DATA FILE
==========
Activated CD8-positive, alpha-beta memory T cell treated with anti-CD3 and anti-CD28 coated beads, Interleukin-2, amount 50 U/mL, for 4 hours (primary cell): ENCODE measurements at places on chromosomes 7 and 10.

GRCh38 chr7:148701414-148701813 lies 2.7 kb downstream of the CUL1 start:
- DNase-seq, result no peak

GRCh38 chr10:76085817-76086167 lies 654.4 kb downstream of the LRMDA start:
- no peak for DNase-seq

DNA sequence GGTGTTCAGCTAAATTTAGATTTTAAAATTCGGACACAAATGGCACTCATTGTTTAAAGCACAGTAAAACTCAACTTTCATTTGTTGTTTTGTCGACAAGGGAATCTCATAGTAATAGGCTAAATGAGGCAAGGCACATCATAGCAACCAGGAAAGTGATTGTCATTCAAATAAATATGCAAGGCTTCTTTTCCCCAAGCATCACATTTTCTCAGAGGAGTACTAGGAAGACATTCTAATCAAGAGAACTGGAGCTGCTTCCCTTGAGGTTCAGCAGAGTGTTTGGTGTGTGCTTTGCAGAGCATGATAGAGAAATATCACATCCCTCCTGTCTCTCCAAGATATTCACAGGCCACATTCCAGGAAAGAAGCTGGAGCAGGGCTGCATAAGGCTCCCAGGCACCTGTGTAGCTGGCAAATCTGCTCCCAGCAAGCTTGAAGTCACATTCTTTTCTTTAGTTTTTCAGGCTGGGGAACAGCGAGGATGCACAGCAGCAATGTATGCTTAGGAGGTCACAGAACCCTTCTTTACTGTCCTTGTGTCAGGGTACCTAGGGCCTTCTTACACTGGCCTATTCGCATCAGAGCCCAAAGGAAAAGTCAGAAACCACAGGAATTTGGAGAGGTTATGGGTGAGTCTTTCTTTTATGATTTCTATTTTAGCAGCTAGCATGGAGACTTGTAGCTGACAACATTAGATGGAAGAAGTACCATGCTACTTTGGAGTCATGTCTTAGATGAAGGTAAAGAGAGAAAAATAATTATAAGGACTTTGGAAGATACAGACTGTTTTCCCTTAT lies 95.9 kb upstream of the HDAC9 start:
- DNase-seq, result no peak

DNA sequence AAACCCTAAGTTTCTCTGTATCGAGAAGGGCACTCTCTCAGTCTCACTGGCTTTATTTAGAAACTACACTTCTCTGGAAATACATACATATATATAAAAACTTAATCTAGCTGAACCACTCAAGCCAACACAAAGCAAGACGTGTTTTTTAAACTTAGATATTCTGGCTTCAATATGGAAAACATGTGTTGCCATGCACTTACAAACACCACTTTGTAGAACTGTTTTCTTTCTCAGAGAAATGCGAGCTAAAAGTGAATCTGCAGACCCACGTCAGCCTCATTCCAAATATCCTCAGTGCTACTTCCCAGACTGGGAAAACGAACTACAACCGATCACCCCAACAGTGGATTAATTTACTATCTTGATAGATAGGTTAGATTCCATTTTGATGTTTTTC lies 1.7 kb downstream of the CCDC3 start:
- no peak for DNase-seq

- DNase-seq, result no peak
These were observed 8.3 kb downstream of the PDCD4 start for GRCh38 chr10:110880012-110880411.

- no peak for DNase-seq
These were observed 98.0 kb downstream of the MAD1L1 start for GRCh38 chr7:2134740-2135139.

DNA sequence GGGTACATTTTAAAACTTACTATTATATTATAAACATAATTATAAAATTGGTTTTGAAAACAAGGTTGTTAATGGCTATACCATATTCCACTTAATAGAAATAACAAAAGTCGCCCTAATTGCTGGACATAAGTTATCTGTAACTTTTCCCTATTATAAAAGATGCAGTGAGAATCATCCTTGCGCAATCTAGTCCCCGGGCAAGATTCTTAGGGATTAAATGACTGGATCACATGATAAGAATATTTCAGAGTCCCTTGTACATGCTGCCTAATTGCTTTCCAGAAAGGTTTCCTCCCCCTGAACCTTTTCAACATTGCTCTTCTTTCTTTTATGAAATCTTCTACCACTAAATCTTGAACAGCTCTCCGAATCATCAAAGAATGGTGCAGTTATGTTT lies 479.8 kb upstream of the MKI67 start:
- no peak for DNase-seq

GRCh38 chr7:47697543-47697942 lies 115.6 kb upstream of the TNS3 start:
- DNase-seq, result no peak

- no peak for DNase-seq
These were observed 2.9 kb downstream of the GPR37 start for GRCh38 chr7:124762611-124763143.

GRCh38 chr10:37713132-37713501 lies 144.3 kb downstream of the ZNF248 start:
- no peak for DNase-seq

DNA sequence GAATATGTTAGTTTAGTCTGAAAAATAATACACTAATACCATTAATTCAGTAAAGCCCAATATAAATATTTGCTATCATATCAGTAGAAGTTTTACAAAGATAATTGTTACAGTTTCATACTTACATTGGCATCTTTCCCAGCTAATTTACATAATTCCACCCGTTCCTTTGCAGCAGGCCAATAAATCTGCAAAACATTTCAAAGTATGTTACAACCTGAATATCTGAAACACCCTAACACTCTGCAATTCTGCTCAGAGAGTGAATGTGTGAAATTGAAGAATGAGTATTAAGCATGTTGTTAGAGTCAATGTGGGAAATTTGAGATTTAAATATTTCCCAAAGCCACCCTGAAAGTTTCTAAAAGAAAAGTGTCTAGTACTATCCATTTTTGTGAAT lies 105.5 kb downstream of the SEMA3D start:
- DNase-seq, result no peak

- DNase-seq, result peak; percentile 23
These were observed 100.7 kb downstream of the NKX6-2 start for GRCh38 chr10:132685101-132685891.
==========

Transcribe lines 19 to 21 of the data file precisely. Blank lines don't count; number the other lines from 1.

These were observed 2.9 kb downstream of the GPR37 start for GRCh38 chr7:124762611-124763143.

GRCh38 chr10:37713132-37713501 lies 144.3 kb downstream of the ZNF248 start:
- no peak for DNase-seq